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Ruth Aitken, M.A., M.A., M.Sc is a Chartered Psychologist and an Associate Fellow of the British Psychological Society. She has worked with or on behalf of vulnerable children for more than thirty years and between 1995 and 2001, she established psychological services for children and their mothers at Refuge. She has participated in a number of roundtable meetings and government working groups in relation to domestic violence, she was a member of the Department of Health Task Force on Violence against Women and Children and she has presented oral and written evi-dence to a government select committee on family law. She has carried out research for Refuge and with other partners in the UK and Europe and she has designed and delivered training to a wide range of professionals. Between 2005-2006 she was a weekly visiting lecturer on the M.Sc. ‘Society Violence and Inter-professional Practice’ at City University, St Bartholomew School of Nursing and Midwifery. She has acted as an advisor for the Patrick Stewart PhD programme at Huddersfield University, where she is also an Associate Member of the Centre for Applied Child-hood Studies. Ruth is currently a consultant to Refuge. She also acts as an expert witness in cases involving children, young people and women affected by domestic violence and other trauma, such as human trafficking, torture and war. Ruth has a keen interest in wide range of issues, in-cluding human rights, environmental issues and the ‘non-human rights’ of animals – she recently spent several weeks volunteering at an animal shelter in South East Asia.

 

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Vanessa Bettinson is a Reader in Criminal Law and Justice, a Fellow of the Royal Society of Arts and co-founder of De Montfort University’s Sexual Violence and Domestic Violence Research Network. As a director and trustee of women’s charity New Dawn New Day she is passionate about supporting and understanding appropriate responses to the trauma caused by sexual and domestic violence to and by women. Vanessa’s research focuses on legal and interdisciplinary approaches to domestic violence and/or abuse and she has co-organised several national/international conferences and events that enable stronger networks between practitioners, researchers and students. Vanessa has several publications in variety of esteemed journals and is the co-editor of the book, ‘Domestic Violence: Interdisciplinary perspectives on protection, prevention and intervention’ (Palgrave, 2016).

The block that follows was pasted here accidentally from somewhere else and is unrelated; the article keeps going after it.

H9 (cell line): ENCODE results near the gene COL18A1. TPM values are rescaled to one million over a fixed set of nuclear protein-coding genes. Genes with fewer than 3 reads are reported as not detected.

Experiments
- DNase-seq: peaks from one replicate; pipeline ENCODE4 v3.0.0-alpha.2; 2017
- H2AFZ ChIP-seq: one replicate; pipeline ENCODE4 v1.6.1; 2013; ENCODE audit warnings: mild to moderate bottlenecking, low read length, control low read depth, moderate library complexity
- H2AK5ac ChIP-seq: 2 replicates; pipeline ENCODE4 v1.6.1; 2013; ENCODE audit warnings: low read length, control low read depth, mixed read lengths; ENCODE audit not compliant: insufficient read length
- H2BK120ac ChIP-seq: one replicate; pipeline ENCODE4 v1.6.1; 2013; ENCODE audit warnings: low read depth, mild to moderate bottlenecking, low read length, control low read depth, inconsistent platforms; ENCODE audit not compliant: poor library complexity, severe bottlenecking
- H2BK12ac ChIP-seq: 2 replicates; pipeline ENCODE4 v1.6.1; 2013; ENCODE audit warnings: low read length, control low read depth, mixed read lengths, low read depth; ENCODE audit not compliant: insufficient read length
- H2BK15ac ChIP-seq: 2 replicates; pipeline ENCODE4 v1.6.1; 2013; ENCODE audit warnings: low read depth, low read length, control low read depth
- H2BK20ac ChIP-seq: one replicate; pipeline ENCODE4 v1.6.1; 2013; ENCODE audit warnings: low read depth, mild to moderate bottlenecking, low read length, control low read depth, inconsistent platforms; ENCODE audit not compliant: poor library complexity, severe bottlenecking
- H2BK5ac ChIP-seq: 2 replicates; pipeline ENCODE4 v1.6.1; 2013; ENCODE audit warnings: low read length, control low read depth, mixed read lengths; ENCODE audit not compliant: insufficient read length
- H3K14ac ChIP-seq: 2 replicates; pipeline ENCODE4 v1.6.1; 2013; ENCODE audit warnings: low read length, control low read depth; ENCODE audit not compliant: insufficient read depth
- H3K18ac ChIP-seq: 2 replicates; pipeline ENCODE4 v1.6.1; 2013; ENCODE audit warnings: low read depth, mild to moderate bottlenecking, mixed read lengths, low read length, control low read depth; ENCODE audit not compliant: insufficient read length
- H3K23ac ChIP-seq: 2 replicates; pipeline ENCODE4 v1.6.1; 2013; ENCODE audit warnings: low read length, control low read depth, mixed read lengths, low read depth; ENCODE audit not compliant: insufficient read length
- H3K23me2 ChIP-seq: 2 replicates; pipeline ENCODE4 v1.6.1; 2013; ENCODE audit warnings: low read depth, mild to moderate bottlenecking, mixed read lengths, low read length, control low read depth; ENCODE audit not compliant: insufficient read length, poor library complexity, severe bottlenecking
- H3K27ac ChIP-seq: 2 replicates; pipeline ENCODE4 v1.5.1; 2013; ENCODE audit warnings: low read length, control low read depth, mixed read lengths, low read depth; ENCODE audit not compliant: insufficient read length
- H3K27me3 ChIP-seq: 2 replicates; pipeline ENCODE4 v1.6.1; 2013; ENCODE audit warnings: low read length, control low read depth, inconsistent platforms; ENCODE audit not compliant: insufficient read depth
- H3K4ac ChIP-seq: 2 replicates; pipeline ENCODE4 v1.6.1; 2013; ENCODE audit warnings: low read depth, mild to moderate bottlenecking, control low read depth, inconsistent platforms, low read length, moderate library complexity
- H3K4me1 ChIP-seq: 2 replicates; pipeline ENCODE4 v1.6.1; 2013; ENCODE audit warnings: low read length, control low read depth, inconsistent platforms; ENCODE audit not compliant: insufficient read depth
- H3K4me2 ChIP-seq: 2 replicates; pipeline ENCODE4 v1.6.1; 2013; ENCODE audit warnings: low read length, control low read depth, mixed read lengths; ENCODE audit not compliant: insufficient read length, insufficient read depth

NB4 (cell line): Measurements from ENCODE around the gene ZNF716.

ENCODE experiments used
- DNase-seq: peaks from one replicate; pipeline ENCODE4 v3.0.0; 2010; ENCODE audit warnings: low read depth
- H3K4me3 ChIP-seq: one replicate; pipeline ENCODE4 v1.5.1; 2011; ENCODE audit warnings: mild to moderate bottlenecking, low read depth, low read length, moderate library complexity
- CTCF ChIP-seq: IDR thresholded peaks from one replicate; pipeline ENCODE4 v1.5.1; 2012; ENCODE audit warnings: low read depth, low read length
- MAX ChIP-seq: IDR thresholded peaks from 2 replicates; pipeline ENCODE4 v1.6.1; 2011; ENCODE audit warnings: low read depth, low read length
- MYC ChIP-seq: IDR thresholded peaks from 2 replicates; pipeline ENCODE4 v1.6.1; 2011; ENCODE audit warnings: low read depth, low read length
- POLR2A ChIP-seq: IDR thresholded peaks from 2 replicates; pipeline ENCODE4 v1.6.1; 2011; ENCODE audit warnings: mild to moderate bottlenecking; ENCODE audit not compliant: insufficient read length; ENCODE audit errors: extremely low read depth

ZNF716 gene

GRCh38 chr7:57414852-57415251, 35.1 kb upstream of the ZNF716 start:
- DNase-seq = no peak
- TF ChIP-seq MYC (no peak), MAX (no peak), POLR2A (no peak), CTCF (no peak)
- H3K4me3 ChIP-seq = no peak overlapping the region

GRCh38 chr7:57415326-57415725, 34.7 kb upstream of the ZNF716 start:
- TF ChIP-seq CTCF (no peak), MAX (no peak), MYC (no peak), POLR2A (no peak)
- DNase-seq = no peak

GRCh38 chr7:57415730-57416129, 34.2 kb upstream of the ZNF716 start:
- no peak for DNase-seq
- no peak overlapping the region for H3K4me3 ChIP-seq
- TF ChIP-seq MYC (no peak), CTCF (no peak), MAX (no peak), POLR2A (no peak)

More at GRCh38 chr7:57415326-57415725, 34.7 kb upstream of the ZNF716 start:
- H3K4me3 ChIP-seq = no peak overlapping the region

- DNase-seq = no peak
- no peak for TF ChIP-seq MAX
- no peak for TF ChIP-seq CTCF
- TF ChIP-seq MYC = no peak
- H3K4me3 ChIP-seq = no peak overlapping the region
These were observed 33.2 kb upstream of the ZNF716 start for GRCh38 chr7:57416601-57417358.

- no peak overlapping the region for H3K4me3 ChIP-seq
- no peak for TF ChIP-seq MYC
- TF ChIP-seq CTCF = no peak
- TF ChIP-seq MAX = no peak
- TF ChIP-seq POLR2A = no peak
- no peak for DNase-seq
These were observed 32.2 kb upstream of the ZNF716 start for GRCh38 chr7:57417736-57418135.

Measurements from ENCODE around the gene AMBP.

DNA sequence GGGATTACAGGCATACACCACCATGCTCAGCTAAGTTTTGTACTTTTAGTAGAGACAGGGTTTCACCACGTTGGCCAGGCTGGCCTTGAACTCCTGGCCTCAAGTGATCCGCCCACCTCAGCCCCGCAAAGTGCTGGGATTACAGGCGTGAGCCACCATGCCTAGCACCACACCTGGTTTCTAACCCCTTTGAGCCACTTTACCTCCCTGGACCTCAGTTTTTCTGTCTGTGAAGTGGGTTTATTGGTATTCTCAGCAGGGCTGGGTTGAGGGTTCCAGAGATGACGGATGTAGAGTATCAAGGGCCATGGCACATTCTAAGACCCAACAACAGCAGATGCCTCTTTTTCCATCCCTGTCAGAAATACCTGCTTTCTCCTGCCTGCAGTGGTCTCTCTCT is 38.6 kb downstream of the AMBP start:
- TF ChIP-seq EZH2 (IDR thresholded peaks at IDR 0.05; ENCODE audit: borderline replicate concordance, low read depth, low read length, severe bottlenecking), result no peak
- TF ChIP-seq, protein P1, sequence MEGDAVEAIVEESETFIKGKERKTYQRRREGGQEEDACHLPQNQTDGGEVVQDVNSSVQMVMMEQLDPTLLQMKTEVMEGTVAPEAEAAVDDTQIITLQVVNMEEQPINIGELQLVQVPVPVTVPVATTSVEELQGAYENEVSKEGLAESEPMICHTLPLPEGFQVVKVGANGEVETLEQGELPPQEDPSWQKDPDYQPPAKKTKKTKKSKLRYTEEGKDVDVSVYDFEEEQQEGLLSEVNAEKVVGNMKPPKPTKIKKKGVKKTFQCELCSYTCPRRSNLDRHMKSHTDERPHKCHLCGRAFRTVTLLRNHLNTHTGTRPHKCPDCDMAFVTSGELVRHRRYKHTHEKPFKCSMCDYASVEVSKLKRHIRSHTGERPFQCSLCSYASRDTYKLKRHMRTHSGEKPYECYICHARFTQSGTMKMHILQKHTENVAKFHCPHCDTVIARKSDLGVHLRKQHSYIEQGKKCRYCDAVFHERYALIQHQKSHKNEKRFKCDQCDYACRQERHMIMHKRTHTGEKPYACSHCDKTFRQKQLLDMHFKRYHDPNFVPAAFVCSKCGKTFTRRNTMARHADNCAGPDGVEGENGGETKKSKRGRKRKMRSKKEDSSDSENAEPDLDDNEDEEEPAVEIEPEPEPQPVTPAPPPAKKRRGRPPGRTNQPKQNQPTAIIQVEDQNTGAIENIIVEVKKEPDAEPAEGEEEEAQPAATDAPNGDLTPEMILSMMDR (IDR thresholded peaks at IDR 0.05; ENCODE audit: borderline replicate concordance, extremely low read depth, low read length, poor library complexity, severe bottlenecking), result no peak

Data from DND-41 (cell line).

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Professor Anne-Marie McAlinden, School of Law, Queen’s University Belfast.
Anne-Marie McAlinden is a Professor in the School of Law at Queen’s University Belfast and Head of Research where she teaches modules on Sex Offending, Evidence and Criminal Justice Processes. She is an expert in the area of sexual offending against children and has published widely in the area including on the use of restorative justice with child sexual abuse, comparative penal policies on sex offending, institutional child abuse, and grooming. Her first book, The Shaming of Sexual Offenders: Risk, Retribution and Reintegration (Oxford, Hart Publishing, 2007) was awarded the British Society of Criminology Book Prize 2008 for the best first sole authored monograph published in the discipline in the previous year. Her second sole-authored monograph, ‘Grooming’ and the Sexual Abuse of Children: Institutional, Internet and Familial Dimensions was published in 2012 as part of the prestigious Clarendon Studies in Criminology series by Oxford University Press and drew on empirical research funded by the British Academy. She is currently Principal Investigator (with Prof Shadd Maruna, Rutgers University, and Mark Farmer, NOMS) on an 3 year ESRC funded study on ‘Understanding Sex Offender Desistance’ which involves interviews with over 30 convicted sex offenders who have committed a range of sex offences against children; and Senior Co-Investigator on a further ESRC funded project on ‘Apologies and Abuses and Dealing with the Past’ where one of the case studies is institutional child abuse. Her third sole-authored monograph entitled ‘Children as “Risk”’ which examines peer-based sexual exploitation and abuse will be published by Cambridge University Press in 2017.